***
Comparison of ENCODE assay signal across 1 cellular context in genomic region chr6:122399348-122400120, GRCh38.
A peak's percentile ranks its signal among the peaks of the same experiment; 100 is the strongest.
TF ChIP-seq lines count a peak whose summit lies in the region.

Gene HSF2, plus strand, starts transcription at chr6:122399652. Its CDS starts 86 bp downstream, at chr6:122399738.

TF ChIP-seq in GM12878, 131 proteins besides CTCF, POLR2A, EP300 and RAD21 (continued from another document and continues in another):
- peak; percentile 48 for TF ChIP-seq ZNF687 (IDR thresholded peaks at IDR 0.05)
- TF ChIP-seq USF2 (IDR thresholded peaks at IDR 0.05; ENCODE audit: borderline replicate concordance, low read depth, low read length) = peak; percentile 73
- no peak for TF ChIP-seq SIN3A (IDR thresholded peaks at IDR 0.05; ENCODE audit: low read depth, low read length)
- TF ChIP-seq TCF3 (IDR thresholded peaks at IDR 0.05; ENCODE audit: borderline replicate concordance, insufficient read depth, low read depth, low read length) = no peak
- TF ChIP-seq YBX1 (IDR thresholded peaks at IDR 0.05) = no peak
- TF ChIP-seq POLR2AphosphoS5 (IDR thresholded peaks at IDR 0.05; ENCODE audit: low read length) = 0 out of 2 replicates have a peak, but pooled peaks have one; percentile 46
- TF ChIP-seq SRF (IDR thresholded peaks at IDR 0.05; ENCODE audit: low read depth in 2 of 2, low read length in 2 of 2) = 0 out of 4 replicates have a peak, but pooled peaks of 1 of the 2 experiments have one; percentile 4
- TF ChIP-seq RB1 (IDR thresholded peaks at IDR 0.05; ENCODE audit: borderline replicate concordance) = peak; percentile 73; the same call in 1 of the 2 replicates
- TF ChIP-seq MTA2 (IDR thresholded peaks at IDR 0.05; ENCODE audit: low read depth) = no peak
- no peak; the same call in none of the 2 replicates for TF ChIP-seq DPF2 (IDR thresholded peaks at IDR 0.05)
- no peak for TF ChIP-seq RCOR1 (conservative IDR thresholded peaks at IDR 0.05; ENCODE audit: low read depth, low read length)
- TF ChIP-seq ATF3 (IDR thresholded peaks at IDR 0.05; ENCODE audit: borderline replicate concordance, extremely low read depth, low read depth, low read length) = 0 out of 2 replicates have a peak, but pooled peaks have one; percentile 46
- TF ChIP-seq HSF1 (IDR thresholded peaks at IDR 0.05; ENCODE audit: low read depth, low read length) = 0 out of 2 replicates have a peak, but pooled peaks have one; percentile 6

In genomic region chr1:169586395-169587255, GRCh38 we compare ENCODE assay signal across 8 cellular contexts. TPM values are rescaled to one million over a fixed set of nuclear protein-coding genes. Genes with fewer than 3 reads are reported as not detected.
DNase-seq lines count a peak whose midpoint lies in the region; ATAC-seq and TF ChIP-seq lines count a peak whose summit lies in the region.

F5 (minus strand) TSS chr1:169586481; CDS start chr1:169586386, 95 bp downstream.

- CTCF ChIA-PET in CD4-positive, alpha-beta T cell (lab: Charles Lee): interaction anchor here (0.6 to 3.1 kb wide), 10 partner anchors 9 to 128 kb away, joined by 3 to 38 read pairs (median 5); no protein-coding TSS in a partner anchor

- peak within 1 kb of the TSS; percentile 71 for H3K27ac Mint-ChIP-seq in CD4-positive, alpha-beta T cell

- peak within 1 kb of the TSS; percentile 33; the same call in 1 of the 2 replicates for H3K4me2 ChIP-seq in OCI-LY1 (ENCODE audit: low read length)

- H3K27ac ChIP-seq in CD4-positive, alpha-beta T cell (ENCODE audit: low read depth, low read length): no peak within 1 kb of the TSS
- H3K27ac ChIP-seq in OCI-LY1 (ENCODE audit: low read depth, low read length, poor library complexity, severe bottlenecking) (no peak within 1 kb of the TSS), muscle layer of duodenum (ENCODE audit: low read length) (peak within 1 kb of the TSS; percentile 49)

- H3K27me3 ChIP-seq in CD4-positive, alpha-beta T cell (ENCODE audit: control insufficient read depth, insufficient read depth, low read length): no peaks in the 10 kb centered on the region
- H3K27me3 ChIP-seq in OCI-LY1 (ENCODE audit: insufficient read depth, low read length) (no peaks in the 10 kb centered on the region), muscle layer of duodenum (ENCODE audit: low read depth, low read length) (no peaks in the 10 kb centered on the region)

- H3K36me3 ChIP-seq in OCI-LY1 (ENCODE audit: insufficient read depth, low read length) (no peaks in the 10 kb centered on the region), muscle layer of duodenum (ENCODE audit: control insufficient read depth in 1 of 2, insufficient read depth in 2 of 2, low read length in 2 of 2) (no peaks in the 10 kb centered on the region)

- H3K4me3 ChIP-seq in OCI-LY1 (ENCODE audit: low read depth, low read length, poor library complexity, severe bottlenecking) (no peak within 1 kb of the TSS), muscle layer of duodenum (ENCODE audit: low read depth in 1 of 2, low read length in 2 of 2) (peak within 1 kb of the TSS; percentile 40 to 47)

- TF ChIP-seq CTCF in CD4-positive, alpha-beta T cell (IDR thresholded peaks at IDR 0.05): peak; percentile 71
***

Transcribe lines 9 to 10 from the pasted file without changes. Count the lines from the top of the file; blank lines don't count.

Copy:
- TF ChIP-seq TCF3 (IDR thresholded peaks at IDR 0.05; ENCODE audit: borderline replicate concordance, insufficient read depth, low read depth, low read length) = no peak
- TF ChIP-seq YBX1 (IDR thresholded peaks at IDR 0.05) = no peak